John C. Maxwell, educator, geologist, and scholar, on January 23, 2006. He embraced life with enthusiasm and lightened it with his sense of humor, much appreciated by his students during long summer traverses in Italy and California. He was born in Xenia, Ohio on December 28, 1914 to Addie Crawford and William Maxwell, and was predeceased by his older brother Bob and his sister Jane. He is survived by his wife of 66 years, Marian Maxwell, and their daughter, Marilyn Bradford. Their older daughter Judy died of leukemia in 1977.

After high school he was awarded a four-year scholarship to DePauw University, where he graduated in 1936 with a degree in geology. From there he went to the University of Minnesota, once again on a scholarship, and graduated with a master’s degree in 1937. After the University of Minnesota he took a job with Sun Oil Company in Beaumont, Texas, where he met and married Marian Buchanan. The academic world was his real interest, and in 1940 they drove to Princeton University, he on scholarship, and she hoping to find a job.

He was always appreciative of the scholarships he received, and in 2001 he started an endowment at The University of Texas to establish an undergraduate scholarship in the Department of Geological Sciences.

After two years of graduate at Princeton, he enlisted in the Navy and was stationed at 90 Church Street, New York City. His Naval Intelligence group was headed by Commander Harry Hess, his thesis advisor at Princeton. Later he was stationed at the South Pacific Headquarters in New Caledonia. When he was released from the Navy in October, 1945, the family left immediately for Princeton for him to complete his thesis and to get his PhD degree.

His teaching career began at that time and lasted at Princeton until 1970, when he accepted the William Stamps Farish Chair in Geology at The University of Texas. His effectiveness as a teacher is best described by one of his former graduate students, now a professor himself: “John Maxwell was revered by his students, who found him to be an enthusiastic lecturer, a supportive advisor and one who never tried to push his ideas onto his students. His cheerful, infectious humor and his hearty laugh brightened many a classroom and defused many awkward situations.”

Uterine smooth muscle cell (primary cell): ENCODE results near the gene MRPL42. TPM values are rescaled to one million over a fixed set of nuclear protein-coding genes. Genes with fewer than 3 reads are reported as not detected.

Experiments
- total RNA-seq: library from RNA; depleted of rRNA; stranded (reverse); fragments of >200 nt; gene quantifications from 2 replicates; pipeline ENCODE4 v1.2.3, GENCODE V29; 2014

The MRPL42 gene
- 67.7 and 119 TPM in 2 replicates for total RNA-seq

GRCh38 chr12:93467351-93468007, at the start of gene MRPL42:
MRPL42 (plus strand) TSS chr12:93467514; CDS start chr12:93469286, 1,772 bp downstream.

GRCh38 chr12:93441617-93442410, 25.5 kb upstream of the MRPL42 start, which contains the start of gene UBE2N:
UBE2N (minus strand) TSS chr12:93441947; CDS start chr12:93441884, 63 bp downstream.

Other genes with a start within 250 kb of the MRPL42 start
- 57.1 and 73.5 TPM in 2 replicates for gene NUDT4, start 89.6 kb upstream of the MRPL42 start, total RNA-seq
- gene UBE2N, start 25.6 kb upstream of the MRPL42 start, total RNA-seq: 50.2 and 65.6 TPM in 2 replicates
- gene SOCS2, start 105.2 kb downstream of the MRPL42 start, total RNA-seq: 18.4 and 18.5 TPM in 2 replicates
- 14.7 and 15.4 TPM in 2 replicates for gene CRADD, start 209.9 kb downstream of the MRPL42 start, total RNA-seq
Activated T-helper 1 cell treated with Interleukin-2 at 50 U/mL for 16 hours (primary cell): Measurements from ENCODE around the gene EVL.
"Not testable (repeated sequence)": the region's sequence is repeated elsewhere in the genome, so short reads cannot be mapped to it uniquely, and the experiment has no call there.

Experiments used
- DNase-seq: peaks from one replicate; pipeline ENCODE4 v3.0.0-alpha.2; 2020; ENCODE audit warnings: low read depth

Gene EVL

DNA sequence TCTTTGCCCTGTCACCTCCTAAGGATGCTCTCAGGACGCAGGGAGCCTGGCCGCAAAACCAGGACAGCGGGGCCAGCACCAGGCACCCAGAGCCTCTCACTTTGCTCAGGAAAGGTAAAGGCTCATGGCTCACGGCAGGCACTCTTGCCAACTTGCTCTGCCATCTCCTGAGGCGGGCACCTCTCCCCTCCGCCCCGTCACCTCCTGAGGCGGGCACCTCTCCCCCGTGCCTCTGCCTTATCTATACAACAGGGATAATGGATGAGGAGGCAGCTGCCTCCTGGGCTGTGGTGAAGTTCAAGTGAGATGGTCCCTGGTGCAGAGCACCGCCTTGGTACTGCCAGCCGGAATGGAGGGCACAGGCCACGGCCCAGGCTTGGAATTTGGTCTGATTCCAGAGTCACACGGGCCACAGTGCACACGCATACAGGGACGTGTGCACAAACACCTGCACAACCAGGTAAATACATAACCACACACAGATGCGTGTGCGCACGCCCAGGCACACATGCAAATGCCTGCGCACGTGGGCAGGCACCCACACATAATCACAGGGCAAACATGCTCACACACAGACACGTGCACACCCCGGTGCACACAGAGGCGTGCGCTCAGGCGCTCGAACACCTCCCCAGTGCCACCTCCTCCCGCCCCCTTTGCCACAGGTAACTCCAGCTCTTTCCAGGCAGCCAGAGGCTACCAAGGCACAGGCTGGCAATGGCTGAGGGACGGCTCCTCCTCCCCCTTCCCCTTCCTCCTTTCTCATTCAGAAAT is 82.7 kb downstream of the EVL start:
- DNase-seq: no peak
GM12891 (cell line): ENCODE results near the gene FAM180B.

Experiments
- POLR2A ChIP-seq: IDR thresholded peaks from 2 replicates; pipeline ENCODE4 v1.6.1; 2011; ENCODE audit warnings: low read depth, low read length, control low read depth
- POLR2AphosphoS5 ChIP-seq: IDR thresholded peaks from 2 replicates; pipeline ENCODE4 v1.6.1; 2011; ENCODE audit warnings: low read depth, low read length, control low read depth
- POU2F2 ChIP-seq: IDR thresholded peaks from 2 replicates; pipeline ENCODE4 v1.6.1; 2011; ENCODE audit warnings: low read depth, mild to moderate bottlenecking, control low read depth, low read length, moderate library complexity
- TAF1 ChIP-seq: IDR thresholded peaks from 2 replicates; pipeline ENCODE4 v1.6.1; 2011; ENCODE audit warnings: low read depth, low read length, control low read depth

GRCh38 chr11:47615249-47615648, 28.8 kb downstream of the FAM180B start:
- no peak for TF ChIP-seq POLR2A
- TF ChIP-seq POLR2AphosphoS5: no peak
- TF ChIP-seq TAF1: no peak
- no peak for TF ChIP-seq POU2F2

He served as President of the American Geological Institute, 1971; President of the Geological Society of America, 1973; Chairman, Earth Sciences Division, National Research Council, 1970-1972 and again 1981-1985; Chairman, Advisory Panel, Earth Sciences Division, National Science Foundation 1975-1976; Consultant to Advisory Committee on Reactor Safeguards of the Nuclear Regulatory Commission, 1976-1984; Vice-chairman of Board of International Geological Correlations Program, UNESCO 1979-1984; Member, scientific panel advisory committee to the Gas Research Institute on the Siljan Deep Hole, Sweden. He was a Fulbright Research Scholar in Italy in 1952 and a Guggenheim Scholar in Italy 1961-1962. Living in Italy was a life-expanding experience for him and his family, as all benefited from living in a different culture.

His geologic work centered on ophiolite complexes, particularly those exposed in Tuscany and Liguria, Italy. He was the first American geologist to accept the existence of an ophiolite sequence ranging from peridotite at the base to volcanic rocks at the top. His pioneering insight led indirectly to the widespread acceptance of this sequence on the part of American geologists, and to the recognition a few years later of ophiolites as fragments of oceanic crust and mantle formed at mid-oceanic spreading centers. In 1964 he co-led with Italian colleagues an American Geological Institute Summer Field Institute to the northern Apennines of Italy. This trip introduced a whole generation of young American structural geologists to the geology of northern Italy, in particular the melanges containing diverse rocks in a sheared matrix of shale or serpentine.

In the late 1960s he began a mapping project in northern California where such melanges are widespread. Over the next decade or so, he and his students mapped a complete transect of the Franciscan rocks of the northern California Coast Ranges. This work still stands as the most detailed systematic mapping of an entire transect across the northern Coast Ranges of California.